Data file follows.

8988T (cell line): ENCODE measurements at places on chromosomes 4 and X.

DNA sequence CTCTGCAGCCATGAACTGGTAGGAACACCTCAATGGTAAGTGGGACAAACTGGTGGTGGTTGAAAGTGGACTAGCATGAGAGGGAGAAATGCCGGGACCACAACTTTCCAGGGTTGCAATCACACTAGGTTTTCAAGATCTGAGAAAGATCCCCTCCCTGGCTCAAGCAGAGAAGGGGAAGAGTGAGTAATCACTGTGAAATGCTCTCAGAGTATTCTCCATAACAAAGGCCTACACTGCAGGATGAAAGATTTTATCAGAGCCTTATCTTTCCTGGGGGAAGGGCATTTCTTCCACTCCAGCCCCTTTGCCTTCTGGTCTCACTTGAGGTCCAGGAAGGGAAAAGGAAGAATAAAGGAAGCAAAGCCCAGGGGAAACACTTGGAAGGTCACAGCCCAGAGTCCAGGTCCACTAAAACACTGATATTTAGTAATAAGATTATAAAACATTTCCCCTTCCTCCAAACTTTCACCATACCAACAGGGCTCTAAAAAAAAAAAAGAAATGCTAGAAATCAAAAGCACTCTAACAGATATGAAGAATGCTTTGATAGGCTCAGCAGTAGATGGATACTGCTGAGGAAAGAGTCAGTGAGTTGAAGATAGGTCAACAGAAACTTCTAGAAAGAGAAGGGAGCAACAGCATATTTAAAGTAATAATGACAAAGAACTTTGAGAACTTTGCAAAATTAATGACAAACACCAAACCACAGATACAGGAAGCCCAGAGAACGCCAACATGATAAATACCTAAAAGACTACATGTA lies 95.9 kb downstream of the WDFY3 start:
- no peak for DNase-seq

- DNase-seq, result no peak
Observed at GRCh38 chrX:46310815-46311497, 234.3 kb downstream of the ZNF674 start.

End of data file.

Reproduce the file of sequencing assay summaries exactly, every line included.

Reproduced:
8988T (cell line): ENCODE measurements at places on chromosomes 4 and X.

DNA sequence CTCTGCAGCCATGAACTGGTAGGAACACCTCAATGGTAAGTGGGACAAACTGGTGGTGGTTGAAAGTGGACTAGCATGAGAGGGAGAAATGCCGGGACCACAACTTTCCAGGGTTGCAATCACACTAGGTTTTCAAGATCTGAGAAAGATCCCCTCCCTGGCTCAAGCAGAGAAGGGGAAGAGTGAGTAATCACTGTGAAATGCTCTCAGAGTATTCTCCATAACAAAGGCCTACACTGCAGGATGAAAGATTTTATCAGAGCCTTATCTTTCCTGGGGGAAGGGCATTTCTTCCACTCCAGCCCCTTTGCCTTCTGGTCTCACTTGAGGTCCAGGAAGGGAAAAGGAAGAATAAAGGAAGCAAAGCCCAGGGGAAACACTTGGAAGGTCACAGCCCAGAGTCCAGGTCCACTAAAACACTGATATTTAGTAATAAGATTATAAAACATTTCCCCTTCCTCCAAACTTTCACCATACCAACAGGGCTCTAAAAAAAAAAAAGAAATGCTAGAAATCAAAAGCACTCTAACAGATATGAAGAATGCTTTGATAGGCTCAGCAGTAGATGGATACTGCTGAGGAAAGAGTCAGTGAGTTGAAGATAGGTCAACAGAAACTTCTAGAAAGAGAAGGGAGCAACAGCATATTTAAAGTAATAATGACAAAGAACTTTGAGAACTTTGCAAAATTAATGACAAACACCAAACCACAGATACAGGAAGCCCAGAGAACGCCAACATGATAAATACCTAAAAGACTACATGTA lies 95.9 kb downstream of the WDFY3 start:
- no peak for DNase-seq

- DNase-seq, result no peak
Observed at GRCh38 chrX:46310815-46311497, 234.3 kb downstream of the ZNF674 start.